A Country of Grandparents

Believe it or not, it’s a post by Brian!


Turkish people seem to be very nice.  When it comes to children, and especially little blondish children like Theo, they are very, very nice.  Theo has gotten lots of head rubs, cheek pinches, and (on our second day in Istanbul), a package of cookies from a neighbor and a candy bar from a waitress within a ten-minute span.

But on our third day I found out how very, veryvery nice people in Istanbul can be.

I had gone out with Theo that morning and it was extremely cold and windy.  We had a 25 minute walk to a park where I hoped to find a playground. I was pushing the stroller over bumpy ice and through slushy snow and halfway through Theo was having no more of the bitter cold wind.  I tried bundling him as best as I could but we both arrived very sad at the park.

I thought that maybe we would be able to play at the park, but between the snow and the sadness I realized that it wasn’t possible.  After taking a few minutes to recuperate I loaded Theo up again in the stroller and started back.  After bumping over lots of uneven ice (did I mention the park was frozen solid?), I was attempting to descend the stairs out of the park when my difficulties with the ice and the sad toddler brought a nice man to help me carry the stroller down the steps.  A lovely gesture, but I still had 25 minutes of walking (through snow and over ice, remember) to go.

At this point I was trying to get home as fast as possible, but I couldn’t go too fast because when I ran Theo would say through his tears “Don’t run, dada!”  After five or ten minutes Theo was perhaps as sad and as loud as he was at any point that day.  It was then that a security guard at a bank offered to let me come inside for warmth.  I protested at first, not wanting to put the man to trouble, but quickly decided that it might actually be a really good idea.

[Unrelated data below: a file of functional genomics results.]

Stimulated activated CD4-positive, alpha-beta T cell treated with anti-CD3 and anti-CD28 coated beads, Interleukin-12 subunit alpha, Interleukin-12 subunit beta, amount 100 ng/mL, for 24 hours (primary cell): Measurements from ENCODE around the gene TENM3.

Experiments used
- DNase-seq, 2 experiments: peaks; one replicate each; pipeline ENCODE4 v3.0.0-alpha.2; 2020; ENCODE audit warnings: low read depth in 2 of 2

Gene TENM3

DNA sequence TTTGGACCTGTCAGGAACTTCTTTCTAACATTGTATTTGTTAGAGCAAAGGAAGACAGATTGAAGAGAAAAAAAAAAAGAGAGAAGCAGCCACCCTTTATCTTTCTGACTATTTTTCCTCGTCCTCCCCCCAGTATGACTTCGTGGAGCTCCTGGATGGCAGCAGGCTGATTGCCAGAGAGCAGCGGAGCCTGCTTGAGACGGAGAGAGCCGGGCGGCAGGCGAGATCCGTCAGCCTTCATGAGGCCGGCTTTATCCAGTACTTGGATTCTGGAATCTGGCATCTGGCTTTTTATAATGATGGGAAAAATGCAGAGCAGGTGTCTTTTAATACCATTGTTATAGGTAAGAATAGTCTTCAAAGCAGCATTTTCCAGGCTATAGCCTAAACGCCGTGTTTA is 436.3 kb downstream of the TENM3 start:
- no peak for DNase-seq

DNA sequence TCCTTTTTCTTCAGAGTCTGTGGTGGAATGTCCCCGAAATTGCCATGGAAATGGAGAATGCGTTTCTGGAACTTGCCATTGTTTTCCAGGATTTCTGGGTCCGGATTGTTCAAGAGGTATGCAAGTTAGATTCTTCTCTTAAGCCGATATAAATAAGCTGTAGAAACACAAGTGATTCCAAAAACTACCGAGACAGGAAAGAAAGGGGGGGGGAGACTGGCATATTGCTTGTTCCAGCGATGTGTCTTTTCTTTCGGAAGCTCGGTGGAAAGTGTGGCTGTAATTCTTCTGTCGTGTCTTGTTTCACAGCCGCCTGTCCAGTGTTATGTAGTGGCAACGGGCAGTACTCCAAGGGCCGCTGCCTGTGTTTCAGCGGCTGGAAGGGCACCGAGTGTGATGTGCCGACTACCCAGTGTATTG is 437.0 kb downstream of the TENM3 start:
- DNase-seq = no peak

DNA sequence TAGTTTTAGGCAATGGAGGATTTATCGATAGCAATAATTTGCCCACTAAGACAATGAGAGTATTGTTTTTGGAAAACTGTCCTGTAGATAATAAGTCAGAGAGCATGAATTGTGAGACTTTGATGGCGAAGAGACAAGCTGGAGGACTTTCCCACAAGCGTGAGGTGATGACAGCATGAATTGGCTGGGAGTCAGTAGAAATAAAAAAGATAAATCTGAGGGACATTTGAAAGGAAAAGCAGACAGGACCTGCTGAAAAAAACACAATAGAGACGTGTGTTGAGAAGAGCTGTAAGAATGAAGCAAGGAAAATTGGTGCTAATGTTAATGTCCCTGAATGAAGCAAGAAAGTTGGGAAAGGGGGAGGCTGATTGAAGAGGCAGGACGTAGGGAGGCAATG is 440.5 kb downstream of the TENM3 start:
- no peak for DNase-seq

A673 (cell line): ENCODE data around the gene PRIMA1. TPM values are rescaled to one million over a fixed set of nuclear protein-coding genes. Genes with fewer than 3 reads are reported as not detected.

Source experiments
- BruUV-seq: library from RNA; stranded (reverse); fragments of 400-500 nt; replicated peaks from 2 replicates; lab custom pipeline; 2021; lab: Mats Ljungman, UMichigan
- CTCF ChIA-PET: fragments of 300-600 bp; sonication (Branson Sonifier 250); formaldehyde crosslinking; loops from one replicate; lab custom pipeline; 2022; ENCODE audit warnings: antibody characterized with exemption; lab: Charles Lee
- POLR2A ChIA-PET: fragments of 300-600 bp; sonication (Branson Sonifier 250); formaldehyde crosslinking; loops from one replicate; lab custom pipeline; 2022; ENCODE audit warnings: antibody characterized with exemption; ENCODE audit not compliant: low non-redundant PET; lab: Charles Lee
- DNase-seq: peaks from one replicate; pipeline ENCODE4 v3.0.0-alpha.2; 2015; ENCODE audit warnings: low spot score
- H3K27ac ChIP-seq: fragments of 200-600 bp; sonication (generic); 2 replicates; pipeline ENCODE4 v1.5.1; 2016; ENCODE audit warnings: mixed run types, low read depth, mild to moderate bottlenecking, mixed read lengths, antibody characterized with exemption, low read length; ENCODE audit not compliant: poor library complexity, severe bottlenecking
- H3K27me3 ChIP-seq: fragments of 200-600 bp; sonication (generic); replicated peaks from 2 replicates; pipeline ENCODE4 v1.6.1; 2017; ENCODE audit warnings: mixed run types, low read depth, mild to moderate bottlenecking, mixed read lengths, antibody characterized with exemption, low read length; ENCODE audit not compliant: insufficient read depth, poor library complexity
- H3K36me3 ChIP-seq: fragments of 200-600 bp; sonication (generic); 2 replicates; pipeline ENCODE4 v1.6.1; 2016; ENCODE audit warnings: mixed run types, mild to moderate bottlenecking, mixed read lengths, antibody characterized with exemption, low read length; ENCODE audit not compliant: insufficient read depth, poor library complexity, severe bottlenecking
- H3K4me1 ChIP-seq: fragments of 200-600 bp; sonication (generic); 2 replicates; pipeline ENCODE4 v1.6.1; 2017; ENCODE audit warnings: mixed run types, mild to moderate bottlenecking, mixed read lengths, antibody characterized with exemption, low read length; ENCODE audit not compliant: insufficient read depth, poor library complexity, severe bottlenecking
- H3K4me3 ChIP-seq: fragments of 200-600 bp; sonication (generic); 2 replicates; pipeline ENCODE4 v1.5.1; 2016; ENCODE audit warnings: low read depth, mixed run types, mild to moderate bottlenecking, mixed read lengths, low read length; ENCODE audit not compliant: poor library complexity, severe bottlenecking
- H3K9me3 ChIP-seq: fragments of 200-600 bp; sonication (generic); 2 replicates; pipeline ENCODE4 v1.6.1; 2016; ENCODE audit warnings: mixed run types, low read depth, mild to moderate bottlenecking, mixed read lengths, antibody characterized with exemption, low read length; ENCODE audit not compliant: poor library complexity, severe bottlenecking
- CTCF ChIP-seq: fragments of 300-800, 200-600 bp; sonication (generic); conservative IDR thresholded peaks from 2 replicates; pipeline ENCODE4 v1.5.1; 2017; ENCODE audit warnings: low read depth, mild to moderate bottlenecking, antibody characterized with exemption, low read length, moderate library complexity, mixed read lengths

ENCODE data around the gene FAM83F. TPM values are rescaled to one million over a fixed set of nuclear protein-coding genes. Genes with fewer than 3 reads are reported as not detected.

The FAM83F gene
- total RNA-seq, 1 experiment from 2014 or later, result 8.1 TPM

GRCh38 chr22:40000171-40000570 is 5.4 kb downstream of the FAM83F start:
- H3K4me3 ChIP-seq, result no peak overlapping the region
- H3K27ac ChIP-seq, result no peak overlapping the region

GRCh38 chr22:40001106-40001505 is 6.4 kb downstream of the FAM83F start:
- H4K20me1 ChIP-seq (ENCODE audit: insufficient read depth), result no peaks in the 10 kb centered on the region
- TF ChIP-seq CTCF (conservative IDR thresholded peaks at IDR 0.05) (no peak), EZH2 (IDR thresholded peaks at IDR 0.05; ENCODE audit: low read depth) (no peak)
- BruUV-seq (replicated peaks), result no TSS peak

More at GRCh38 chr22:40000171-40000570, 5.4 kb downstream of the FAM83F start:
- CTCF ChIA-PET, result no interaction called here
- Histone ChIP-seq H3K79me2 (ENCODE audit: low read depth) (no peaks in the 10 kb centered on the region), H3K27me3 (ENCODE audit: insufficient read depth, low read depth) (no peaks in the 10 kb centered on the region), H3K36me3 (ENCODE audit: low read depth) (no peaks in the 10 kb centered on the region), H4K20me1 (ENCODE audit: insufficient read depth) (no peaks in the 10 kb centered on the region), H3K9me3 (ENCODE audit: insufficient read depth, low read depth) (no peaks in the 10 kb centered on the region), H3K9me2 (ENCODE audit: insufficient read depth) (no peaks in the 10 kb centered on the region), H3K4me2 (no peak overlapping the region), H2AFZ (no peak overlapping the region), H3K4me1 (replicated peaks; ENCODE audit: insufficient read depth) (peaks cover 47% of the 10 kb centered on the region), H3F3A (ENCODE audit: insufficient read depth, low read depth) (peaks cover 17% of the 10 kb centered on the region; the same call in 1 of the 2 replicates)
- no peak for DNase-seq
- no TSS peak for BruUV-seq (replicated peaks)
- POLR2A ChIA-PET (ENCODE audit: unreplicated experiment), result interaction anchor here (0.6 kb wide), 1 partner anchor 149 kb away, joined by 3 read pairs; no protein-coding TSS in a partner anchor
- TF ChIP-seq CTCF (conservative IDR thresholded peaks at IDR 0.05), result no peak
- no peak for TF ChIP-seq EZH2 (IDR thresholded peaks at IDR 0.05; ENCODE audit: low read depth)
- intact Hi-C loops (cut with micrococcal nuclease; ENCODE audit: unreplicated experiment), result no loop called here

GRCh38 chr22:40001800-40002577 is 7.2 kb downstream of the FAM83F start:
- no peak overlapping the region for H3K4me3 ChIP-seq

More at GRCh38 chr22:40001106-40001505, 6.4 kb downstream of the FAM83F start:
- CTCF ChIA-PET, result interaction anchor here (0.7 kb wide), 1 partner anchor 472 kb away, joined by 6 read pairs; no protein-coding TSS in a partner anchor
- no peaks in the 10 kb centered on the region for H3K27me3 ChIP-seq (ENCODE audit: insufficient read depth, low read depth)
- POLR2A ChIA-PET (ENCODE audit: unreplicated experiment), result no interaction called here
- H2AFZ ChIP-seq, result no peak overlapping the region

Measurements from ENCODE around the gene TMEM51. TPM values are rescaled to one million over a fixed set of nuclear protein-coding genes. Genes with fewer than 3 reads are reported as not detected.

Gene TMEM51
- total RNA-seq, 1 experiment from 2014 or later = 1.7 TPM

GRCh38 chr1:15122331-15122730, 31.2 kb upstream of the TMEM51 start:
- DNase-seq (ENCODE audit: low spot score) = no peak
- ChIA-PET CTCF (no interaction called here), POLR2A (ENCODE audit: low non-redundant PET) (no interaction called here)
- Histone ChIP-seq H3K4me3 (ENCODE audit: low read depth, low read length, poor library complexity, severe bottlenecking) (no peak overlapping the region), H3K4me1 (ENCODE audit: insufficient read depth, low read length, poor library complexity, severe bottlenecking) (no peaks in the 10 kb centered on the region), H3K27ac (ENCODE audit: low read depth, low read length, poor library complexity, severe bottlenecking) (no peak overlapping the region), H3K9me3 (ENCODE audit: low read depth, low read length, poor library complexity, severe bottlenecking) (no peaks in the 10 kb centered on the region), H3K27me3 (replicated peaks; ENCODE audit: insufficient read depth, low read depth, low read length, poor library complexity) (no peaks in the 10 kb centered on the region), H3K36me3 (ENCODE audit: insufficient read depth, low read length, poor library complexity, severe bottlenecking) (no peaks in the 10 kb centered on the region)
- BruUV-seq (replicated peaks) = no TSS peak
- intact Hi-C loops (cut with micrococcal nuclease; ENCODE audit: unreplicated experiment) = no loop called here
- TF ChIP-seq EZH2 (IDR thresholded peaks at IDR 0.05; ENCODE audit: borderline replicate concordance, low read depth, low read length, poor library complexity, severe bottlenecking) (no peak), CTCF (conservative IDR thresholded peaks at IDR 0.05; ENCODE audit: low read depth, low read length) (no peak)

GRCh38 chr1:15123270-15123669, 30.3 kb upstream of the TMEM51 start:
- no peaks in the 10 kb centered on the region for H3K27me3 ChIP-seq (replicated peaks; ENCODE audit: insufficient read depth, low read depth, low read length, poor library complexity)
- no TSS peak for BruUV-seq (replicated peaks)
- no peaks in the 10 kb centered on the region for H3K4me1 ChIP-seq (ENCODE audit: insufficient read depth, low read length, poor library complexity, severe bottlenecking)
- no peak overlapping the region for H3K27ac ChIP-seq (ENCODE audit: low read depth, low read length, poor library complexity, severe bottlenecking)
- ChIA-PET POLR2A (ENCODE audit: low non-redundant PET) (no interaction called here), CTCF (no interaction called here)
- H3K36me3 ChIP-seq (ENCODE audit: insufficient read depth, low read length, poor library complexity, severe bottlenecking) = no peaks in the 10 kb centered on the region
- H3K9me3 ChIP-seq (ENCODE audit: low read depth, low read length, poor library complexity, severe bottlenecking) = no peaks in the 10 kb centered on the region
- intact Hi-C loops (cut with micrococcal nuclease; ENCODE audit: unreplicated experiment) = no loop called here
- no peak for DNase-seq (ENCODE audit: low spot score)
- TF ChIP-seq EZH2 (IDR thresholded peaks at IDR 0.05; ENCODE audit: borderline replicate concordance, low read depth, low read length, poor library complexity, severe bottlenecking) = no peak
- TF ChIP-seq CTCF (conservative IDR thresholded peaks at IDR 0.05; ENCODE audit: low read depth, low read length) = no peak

Once inside a large crowd of bank employees gathered round Theo cooing over him and trying to soothe him.  They suggested I bring him over near the heater, and then asked if they could get him some warm milk.  Again, I protested and again I quickly relented to the obviously good idea.  Before the milk was brought out a candy bar was offered which had an immediate soothing effect.  Once that was finished he was brought the warm milk and a (bank branded) Turkish story book while various people took a minute or two out of their day to come and observe the cute, rosy cheeked child who was obviously enjoying the attention.

And then!  A woman who had felt his hands and cheeks and was obviously troubled over their coldness left for a bit and came back with some soup and bread which she got into him as fast as she could manage.

The whole ordeal left Theo quite pleased and me quite bemused over what seemed to me like a mob of grandparents.

Soon enough it was time to go home for lunch, so I gave some poorly pronounced teşekkür ederims and we waved bye bye.